MONTREAL - GLV says a $28.8-million contract to help build North America's largest membrane waste water treatment facility is the clearest sign yet that the company is finally on the path to recovery.
The Quebec-based company has been struggling since the 2009 acquisition of Christ Water Technology as a series of costly construction projects forced it to restructure. The efforts have prompted its stock price to parachute to just 52 cents in September 2012, from a peak of $15 in 2008. Shares closed down six cents to $3.59 in Friday trading on the Toronto Stock Exchange.
Marc Barbeau, the executive vice-president of the company founded by his father, said the contract from the city of Canton, Ohio should convince shareholders that its restructuring of the Ovivo water treatment unit will deliver profitable new contracts.
"It cannot be more perfect in terms of our strategy," he said in an interview.
Instead of operating in many business segments, GLV (TSX:GLV.A) has focused on increasing profits for Ovivo — which contributes about $400 million of GLV's $600 million in annual revenues.
"What we are saying to our shareholders is that we had some difficulties in the last three years no doubt (but) give us the chance and we'll show you that by being focused and the knowledge we have to manage that business it will be back to profit side as soon as possible," he said.
Barbeau said Ovivo has used a three-year pilot project in Canton to improve its membrane bioreactor system. Several system and equipment innovations have lowered energy costs so they are more in line with conventional treatment alternatives, making them more attractive to buyers.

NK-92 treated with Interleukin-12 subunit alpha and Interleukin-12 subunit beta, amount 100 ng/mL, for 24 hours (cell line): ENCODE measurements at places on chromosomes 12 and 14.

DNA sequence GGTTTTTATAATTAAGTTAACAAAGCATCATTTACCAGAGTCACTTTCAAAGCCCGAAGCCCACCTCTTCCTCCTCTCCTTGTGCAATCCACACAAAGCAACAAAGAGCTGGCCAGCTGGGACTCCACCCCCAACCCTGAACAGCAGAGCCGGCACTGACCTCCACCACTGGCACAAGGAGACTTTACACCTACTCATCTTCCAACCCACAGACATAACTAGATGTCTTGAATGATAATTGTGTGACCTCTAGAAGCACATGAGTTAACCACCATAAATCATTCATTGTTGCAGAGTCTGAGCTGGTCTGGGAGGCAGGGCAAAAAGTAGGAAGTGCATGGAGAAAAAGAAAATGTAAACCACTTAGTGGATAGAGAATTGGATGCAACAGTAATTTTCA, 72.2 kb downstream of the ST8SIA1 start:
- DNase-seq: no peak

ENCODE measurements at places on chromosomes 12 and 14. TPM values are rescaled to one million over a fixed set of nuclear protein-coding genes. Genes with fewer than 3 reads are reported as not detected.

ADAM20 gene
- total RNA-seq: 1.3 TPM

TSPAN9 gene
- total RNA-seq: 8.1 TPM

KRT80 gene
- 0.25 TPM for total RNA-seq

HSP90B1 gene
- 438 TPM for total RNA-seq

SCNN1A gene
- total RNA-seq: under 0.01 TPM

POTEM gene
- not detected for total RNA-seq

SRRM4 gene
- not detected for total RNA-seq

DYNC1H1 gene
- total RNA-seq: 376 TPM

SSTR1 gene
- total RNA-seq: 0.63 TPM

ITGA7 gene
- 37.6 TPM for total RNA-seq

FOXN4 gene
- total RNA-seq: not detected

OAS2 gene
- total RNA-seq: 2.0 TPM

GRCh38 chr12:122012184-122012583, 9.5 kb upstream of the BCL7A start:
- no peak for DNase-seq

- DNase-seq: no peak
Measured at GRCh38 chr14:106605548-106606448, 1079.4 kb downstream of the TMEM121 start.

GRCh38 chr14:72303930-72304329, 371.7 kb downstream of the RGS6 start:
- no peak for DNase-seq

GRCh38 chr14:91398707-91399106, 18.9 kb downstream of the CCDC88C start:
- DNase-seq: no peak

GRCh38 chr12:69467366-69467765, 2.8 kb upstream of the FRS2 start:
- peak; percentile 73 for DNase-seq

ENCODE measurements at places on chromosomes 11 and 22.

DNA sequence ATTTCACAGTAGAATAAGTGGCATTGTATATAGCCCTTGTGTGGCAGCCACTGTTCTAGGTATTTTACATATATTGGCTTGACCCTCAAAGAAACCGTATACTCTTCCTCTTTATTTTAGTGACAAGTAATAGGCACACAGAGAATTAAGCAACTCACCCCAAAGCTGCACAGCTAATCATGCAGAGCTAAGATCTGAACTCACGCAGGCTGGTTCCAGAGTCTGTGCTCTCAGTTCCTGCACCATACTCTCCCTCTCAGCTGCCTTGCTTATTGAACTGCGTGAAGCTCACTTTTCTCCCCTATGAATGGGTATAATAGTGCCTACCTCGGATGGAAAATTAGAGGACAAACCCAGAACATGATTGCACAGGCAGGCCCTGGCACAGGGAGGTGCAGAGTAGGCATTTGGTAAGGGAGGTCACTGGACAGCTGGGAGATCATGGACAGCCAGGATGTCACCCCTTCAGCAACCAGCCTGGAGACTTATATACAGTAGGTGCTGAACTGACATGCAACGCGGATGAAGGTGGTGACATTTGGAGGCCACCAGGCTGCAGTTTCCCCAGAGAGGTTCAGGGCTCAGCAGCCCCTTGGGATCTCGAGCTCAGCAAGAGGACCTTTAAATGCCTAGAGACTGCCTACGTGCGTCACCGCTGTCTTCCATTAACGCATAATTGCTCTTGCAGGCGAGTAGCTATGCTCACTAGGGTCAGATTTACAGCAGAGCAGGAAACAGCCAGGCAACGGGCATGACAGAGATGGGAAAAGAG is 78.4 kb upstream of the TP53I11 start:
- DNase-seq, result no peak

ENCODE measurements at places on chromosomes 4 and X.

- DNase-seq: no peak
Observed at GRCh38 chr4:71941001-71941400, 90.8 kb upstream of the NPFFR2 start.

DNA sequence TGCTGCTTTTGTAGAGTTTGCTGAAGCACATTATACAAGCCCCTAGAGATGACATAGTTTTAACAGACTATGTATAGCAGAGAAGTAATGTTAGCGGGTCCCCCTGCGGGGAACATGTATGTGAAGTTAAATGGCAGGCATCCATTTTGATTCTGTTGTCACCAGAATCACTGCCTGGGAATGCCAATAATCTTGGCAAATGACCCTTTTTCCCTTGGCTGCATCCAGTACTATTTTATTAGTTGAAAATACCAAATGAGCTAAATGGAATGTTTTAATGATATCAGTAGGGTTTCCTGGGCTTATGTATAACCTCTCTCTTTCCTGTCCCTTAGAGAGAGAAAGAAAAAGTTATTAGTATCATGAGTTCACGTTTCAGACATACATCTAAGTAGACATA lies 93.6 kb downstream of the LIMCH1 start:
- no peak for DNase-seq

A membrane made in Japan under licence to Ovivo by Kubota is part of a $90-million plant upgrade in Canton that scheduled to begin in 2015 and be completed in 2017. The facility will be able to process 40 million gallons a day of waste water, but the peak capacity could be twice that level.
Ovivo will install the membrane and provide after-market support. The bioreactor process uses filters to separate solids from waste water in a treatment process that takes place in much smaller plants than traditional treatment methods.
Barbeau said the membrane system uses fewer chemicals and needs fewer steps to produce a cleaner discharge that meets the Environment Protection Agency's increasingly stricter standards.
The Canton project doubles the average annual revenues from Ovivo's MBR system, which Barbeau expects will grow by 10 to 15 per cent annually. The municipal sector is the largest, accounting for one-third of all revenues. The rest is divided among energy stations, refineries and the electronics industry for the making of microchips. Food and beverage customers represent a small part of the business.
Ovivo's largest membrane system to date processes one quarter the projected volume in Canton. The average system treats one to five million gallons per day.
It has no municipal systems in operation in Canada, which use traditional treatment methods. However, Barbeau sees opportunity for infrastructure improvements or upgrades to existing systems, particularly in Western Canada.
Pierre Lacroix of Desjardins Capital Markets said the contract represents less than 10 per cent of GLV's $395 million backlog as of June 30, but "reaffirms our view that management will ultimately be successful in delivering stronger margins."
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